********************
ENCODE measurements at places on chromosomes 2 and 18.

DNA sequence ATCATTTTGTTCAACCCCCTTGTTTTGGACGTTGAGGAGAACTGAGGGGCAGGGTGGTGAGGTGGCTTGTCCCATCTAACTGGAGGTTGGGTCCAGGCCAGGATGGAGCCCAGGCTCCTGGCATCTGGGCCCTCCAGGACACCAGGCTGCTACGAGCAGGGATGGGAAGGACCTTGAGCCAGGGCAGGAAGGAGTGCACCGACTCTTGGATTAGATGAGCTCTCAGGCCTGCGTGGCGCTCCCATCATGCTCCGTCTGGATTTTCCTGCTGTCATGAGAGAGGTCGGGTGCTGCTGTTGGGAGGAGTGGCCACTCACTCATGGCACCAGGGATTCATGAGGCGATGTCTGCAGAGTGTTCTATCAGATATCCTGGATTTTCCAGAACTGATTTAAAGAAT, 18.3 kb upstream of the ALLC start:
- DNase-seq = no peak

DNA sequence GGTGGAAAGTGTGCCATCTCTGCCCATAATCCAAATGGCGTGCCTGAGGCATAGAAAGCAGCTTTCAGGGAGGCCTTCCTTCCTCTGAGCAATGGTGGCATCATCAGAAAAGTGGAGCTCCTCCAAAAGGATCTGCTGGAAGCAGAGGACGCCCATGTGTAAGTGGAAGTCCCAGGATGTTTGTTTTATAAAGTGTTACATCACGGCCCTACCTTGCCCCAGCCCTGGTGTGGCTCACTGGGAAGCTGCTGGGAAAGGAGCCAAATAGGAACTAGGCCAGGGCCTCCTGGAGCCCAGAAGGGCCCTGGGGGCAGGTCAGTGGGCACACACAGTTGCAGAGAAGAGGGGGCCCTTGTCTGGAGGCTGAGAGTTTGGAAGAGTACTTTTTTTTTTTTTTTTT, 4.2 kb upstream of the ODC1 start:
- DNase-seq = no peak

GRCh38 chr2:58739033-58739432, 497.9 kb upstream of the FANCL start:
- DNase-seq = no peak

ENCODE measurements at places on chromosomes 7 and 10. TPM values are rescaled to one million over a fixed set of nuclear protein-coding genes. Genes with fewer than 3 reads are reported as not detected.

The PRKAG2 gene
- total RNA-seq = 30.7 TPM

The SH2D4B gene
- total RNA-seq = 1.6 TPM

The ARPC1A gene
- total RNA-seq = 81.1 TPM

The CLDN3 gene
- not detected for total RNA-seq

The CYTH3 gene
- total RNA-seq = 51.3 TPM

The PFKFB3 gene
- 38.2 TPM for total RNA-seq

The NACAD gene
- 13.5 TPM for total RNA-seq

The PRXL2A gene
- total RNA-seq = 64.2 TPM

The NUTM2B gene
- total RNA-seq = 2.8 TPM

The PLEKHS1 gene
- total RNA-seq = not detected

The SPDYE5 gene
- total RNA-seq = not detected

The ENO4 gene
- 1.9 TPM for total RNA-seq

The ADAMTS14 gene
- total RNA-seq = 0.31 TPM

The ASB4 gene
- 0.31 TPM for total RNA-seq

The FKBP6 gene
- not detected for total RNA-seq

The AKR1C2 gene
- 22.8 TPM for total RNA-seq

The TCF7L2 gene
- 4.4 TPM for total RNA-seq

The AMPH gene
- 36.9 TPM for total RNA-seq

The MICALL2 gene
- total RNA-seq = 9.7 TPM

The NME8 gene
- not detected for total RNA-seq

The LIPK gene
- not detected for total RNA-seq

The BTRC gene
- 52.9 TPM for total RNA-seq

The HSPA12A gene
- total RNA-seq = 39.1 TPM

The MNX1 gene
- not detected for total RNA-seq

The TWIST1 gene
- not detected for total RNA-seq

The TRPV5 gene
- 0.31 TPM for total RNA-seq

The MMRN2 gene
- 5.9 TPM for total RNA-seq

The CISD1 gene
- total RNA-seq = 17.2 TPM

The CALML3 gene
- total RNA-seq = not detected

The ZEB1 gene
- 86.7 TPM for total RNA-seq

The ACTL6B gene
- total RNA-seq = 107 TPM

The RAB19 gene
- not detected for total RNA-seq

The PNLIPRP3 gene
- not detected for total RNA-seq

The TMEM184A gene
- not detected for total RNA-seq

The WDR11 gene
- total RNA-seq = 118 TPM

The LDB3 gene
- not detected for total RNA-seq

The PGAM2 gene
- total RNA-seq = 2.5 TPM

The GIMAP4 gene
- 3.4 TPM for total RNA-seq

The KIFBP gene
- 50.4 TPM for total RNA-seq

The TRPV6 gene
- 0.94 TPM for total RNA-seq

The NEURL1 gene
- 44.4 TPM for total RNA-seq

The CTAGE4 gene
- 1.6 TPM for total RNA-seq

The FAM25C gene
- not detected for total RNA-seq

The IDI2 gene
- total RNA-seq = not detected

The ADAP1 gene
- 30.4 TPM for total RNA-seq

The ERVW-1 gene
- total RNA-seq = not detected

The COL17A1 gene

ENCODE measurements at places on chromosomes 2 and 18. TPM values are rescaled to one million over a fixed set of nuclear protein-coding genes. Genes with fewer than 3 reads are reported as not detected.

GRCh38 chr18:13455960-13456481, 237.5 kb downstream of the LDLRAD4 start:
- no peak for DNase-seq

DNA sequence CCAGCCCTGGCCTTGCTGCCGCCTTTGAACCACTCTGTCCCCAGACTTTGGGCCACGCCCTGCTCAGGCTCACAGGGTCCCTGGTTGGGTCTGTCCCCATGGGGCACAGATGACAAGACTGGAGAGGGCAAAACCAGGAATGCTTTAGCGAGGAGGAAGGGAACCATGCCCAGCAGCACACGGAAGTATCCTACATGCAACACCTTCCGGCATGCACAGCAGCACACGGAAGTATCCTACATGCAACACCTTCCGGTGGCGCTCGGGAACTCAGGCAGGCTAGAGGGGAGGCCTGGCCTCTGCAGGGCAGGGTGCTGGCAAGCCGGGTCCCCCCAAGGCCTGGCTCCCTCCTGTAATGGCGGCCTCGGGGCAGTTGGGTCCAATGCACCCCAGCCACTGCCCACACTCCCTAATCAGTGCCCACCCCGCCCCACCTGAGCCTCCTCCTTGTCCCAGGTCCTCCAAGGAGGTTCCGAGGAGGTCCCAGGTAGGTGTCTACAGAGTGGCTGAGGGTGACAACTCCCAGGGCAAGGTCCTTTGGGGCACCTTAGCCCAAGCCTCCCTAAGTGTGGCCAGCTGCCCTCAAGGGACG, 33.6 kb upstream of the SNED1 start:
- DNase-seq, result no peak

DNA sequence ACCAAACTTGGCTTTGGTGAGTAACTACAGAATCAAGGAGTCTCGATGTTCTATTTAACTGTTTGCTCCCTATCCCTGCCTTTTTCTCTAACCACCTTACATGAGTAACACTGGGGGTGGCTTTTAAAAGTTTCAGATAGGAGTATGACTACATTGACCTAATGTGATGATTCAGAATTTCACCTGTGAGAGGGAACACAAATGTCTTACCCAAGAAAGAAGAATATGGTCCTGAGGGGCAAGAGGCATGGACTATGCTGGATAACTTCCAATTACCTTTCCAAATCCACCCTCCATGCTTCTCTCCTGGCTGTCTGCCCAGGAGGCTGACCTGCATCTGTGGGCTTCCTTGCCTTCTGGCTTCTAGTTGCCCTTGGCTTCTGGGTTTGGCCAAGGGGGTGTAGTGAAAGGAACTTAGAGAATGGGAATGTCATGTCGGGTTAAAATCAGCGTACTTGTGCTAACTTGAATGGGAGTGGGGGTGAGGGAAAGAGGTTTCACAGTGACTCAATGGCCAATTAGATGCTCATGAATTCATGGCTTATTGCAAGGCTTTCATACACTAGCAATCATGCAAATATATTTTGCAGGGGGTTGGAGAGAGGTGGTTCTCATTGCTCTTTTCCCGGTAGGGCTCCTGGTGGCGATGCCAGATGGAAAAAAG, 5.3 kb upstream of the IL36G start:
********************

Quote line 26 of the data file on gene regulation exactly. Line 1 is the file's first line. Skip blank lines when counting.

- total RNA-seq = 2.8 TPM